Study by IPPR finds combination of tax cuts and benefits freeze has widened inequality. Millions of women in low-paid, part-time work will be among the main losers from tax and benefit changes that will come into effect in April, despite repeated government promises to help them, a new study of the chancellor’s recent budget has shown.
Analysis of the latest changes, carried out by the Institute for Public Policy Research (IPPR), has also found that income for the top 10% of households will increase by £1bn more than for the bottom 10%, widening the overall earnings gap between the richest and poorest.
Philip Hammond used his third budget to bring forward by a year a Conservative manifesto pledge to increase the tax-free personal allowance to £12,500 and raise the higher-rate tax threshold to £50,000.
Last week the women and equalities minister, Penny Mordaunt, said the government was committed to helping low-paid women. “We need to broaden out our work beyond the FTSE 350, beyond London, beyond women executives and big business,” she said. “We need to focus on small business, part-time work, women from all parts of the UK, low-paid women, women with multiple barriers to meeting their full potential.”
But the IPPR study, released to the Observer, shows that the vast majority (73%) of those who will fare worst from the budget changes – missing out on tax cuts because they earn too little to profit from the rise in allowance, and suffering reductions in real incomes as a result of the benefits freeze – will be women.
Many of these are part-time workers, a section of the workforce where median pay is £10,000 a year, and so below the new personal tax threshold of £12,500.
The IPPR also concludes in its analysis that the policy of raising the tax-free threshold has disproportionately benefited those on middle and higher incomes. The latest rise in the threshold will bypass 72% of low-paid workers – 4 million people – while giving a tax cut to millions earning up to £100,000 a year. While 405,000 low-paid workers benefited from the rise in the personal allowance from £6,457 to £7,475 in 2011, just 147,000 will benefit from the latest rise next year, while 14 million workers earning up to £100,000 will also receive the tax cut.
Clare McNeil, associate director of the IPPR, said: “While those on middle and higher incomes are receiving a tax cut and some public sector workers are finally receiving long-overdue pay increases, the lowest paid are not only missing out on this easing of austerity but are actively being made poorer each year by the benefits freeze. The majority of these will be women doing part-time work.
“Our analysis shows that the policy of increasing the personal tax allowance to help the lowest paid ran out of steam some years ago. To actually support the lowest paid, the £16.9bn in foregone tax revenue from this policy could instead have prevented the need for draconian cuts to the benefits system or such severe cuts to public services.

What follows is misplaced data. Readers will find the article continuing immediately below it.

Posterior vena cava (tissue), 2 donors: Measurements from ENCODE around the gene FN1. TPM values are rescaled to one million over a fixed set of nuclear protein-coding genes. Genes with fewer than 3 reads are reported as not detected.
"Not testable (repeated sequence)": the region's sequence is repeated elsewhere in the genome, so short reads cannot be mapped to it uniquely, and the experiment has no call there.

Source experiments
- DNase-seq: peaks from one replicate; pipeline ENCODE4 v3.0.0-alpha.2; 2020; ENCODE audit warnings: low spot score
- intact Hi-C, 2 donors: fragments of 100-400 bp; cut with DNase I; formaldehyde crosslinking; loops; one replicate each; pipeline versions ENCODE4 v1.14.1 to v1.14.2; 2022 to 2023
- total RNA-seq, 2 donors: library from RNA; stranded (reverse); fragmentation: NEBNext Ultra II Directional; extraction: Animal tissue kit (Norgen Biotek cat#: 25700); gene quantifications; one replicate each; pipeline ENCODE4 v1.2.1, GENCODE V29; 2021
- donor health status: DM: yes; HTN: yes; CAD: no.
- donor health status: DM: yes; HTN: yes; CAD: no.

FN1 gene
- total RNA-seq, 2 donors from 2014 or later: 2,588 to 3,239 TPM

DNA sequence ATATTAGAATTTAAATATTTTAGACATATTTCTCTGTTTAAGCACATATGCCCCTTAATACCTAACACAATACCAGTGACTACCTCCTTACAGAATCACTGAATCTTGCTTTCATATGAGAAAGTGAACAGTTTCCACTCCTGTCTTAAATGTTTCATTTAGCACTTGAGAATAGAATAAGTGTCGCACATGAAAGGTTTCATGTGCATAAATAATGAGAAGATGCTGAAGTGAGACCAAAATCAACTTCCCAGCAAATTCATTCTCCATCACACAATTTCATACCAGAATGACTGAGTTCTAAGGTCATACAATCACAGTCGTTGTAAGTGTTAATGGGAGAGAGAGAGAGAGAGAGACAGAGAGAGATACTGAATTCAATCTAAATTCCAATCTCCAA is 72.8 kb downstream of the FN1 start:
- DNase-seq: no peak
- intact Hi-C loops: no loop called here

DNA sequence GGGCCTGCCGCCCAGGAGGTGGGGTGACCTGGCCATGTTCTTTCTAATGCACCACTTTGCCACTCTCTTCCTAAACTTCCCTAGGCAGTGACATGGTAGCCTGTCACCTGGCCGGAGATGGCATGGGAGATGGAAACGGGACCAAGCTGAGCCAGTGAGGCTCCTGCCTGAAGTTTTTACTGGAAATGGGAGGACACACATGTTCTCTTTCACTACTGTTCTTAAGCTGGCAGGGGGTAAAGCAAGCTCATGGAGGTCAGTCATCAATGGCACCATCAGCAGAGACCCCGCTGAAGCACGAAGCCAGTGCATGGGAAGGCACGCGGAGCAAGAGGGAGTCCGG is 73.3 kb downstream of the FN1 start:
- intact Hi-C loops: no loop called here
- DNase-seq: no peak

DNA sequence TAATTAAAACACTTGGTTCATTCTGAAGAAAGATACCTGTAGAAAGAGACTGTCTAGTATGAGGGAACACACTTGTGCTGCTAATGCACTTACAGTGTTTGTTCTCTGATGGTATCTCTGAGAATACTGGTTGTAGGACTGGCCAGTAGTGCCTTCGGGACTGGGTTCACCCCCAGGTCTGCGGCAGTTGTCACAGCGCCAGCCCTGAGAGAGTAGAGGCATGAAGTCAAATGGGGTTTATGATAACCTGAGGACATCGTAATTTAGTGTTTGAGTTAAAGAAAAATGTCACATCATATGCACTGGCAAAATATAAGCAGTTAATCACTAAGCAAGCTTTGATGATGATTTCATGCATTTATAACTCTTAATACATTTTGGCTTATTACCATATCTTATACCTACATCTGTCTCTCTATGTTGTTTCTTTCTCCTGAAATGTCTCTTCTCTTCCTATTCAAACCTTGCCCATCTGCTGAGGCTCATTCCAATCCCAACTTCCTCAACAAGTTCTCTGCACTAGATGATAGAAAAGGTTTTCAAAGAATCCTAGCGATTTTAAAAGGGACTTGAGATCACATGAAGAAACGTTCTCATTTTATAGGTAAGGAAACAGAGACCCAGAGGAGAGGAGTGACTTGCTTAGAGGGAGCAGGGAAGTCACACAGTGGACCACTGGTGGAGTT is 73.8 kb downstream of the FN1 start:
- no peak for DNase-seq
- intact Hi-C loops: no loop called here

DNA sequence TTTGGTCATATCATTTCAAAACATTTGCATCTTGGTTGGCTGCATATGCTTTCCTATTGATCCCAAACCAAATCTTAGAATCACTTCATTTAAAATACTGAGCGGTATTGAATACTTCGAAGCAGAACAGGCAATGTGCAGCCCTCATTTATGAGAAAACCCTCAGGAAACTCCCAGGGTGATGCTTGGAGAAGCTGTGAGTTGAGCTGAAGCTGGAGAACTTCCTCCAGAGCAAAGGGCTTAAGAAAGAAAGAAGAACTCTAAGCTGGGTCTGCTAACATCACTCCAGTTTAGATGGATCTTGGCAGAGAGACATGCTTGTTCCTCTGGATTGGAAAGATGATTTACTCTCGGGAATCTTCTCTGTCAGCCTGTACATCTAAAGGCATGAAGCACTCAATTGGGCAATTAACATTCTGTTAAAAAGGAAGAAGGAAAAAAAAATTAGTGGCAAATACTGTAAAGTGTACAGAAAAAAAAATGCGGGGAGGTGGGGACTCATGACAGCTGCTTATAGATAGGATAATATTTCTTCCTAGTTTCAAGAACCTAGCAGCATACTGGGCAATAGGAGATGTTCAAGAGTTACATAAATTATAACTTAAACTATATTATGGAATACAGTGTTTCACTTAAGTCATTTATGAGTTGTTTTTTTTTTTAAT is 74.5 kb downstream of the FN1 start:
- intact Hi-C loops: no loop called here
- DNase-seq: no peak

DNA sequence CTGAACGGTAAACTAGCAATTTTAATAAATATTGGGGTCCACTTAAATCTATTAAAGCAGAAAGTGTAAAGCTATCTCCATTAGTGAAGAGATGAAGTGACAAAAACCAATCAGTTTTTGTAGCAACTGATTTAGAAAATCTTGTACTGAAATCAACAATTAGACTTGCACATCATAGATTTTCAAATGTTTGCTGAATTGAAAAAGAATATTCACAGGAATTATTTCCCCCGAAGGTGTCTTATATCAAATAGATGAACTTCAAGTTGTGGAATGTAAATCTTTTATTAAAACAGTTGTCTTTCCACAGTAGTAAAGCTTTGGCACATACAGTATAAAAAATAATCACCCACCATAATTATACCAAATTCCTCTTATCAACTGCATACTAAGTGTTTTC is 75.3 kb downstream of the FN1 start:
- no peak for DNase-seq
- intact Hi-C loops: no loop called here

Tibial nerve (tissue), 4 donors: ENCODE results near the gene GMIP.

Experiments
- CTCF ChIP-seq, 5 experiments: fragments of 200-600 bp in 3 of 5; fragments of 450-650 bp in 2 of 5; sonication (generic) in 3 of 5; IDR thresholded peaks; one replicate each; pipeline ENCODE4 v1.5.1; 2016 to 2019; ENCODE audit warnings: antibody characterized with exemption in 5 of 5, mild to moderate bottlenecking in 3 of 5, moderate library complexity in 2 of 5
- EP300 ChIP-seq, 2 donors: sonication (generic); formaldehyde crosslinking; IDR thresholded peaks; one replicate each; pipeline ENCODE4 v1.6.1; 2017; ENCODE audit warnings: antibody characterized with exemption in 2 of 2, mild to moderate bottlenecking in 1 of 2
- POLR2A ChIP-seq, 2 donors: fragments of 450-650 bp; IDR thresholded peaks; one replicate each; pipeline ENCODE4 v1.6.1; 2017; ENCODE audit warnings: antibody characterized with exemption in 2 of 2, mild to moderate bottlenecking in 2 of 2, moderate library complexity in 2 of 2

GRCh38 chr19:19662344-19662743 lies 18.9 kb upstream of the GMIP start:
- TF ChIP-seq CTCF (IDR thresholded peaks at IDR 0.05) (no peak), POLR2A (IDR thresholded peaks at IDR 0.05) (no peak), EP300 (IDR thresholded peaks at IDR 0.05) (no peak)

“In the short term, the government should reverse the benefits freeze, which can no longer be defended. Over the longer term, personal income taxes should be reformed to improve work incentives for low earners, as IPPR’s commission on economic justice has proposed.”
Currently a total of 3.6 million women are low-paid (meaning they earn less than £15,000 a year). This group makes up more than a third (38.3%) of the female workforce.
The IPPR’s findings will embolden MPs from all parties who have questioned the government’s claims to be ending austerity and helping those in work but struggling to make ends meet.
Jess Phillips, chair of the women’s group of Labour MPs, said: “The government is not only failing to help the many women in work but is actually pushing those on low pay deeper into poverty. There should be proper impact assessments carried out which prevent them introducing policies which have such a devastating effect on so many, often single working women, and their children.”
A group of senior Tory MPs including five former Conservative cabinet ministers – David Davis, Justine Greening, Nicky Morgan, David Willetts and Iain Duncan Smith – are among those arguing that the benefit freeze is causing undue hardship. Morgan, now chair of the all-party treasury select committee, said: “There are now increases in public sector pay and there should be a link between benefits and wages. We always have to be wary as a party of being seen to know the cost of everything and the value of nothing.”
From the start of her premiership Theresa May has stressed her personal commitment to formulating tax and wider economic policies so they help low earners, and to reducing earnings inequalities between male and female workers.
On the day she entered Downing Street in July 2016, May said: “When it comes to taxes we will prioritise not the wealthy, but you. When it comes to opportunity we won’t entrench the advantages of the fortunate few, we will do everything we can to help anybody, whatever your background, to go as far as your talents will take you.” She also stressed the need to help reduce the pay gap between men and women.